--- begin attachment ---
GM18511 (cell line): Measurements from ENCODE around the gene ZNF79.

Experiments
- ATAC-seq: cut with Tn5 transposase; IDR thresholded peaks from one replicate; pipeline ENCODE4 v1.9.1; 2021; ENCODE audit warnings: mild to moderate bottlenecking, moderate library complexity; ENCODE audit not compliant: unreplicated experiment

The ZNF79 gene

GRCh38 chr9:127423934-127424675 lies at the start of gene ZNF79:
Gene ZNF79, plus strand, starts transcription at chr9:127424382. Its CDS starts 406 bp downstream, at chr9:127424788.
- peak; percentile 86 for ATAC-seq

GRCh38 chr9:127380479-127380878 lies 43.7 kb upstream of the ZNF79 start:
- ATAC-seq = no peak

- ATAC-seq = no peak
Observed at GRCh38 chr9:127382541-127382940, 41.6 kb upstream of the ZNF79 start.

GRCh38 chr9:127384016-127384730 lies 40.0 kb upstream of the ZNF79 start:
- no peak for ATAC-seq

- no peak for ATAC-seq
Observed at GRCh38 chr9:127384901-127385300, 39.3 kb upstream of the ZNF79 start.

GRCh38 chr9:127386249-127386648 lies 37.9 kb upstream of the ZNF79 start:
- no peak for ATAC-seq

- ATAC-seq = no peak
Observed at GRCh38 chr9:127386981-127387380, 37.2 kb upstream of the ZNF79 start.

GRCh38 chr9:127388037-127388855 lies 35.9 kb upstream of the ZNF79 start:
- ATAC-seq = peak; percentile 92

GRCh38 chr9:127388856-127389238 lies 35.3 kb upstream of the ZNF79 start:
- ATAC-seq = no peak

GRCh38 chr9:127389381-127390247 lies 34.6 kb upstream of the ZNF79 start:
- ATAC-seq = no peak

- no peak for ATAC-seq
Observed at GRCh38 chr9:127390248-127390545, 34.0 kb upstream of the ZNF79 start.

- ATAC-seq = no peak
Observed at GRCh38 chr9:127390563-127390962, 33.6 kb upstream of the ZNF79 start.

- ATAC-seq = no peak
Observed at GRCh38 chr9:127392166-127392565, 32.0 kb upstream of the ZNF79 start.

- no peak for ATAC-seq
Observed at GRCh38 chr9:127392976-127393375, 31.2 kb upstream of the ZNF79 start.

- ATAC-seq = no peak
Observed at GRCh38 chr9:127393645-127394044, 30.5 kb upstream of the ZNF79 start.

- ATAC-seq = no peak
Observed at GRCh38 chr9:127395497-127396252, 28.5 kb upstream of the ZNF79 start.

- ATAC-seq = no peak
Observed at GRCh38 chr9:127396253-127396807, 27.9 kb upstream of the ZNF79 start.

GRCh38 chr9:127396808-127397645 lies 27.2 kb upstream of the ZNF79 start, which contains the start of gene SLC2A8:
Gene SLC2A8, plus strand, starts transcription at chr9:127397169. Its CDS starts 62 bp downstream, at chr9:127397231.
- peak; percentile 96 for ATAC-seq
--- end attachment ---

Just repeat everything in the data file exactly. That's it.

GM18511 (cell line): Measurements from ENCODE around the gene ZNF79.

Experiments
- ATAC-seq: cut with Tn5 transposase; IDR thresholded peaks from one replicate; pipeline ENCODE4 v1.9.1; 2021; ENCODE audit warnings: mild to moderate bottlenecking, moderate library complexity; ENCODE audit not compliant: unreplicated experiment

The ZNF79 gene

GRCh38 chr9:127423934-127424675 lies at the start of gene ZNF79:
Gene ZNF79, plus strand, starts transcription at chr9:127424382. Its CDS starts 406 bp downstream, at chr9:127424788.
- peak; percentile 86 for ATAC-seq

GRCh38 chr9:127380479-127380878 lies 43.7 kb upstream of the ZNF79 start:
- ATAC-seq = no peak

- ATAC-seq = no peak
Observed at GRCh38 chr9:127382541-127382940, 41.6 kb upstream of the ZNF79 start.

GRCh38 chr9:127384016-127384730 lies 40.0 kb upstream of the ZNF79 start:
- no peak for ATAC-seq

- no peak for ATAC-seq
Observed at GRCh38 chr9:127384901-127385300, 39.3 kb upstream of the ZNF79 start.

GRCh38 chr9:127386249-127386648 lies 37.9 kb upstream of the ZNF79 start:
- no peak for ATAC-seq

- ATAC-seq = no peak
Observed at GRCh38 chr9:127386981-127387380, 37.2 kb upstream of the ZNF79 start.

GRCh38 chr9:127388037-127388855 lies 35.9 kb upstream of the ZNF79 start:
- ATAC-seq = peak; percentile 92

GRCh38 chr9:127388856-127389238 lies 35.3 kb upstream of the ZNF79 start:
- ATAC-seq = no peak

GRCh38 chr9:127389381-127390247 lies 34.6 kb upstream of the ZNF79 start:
- ATAC-seq = no peak

- no peak for ATAC-seq
Observed at GRCh38 chr9:127390248-127390545, 34.0 kb upstream of the ZNF79 start.

- ATAC-seq = no peak
Observed at GRCh38 chr9:127390563-127390962, 33.6 kb upstream of the ZNF79 start.

- ATAC-seq = no peak
Observed at GRCh38 chr9:127392166-127392565, 32.0 kb upstream of the ZNF79 start.

- no peak for ATAC-seq
Observed at GRCh38 chr9:127392976-127393375, 31.2 kb upstream of the ZNF79 start.

- ATAC-seq = no peak
Observed at GRCh38 chr9:127393645-127394044, 30.5 kb upstream of the ZNF79 start.

- ATAC-seq = no peak
Observed at GRCh38 chr9:127395497-127396252, 28.5 kb upstream of the ZNF79 start.

- ATAC-seq = no peak
Observed at GRCh38 chr9:127396253-127396807, 27.9 kb upstream of the ZNF79 start.

GRCh38 chr9:127396808-127397645 lies 27.2 kb upstream of the ZNF79 start, which contains the start of gene SLC2A8:
Gene SLC2A8, plus strand, starts transcription at chr9:127397169. Its CDS starts 62 bp downstream, at chr9:127397231.
- peak; percentile 96 for ATAC-seq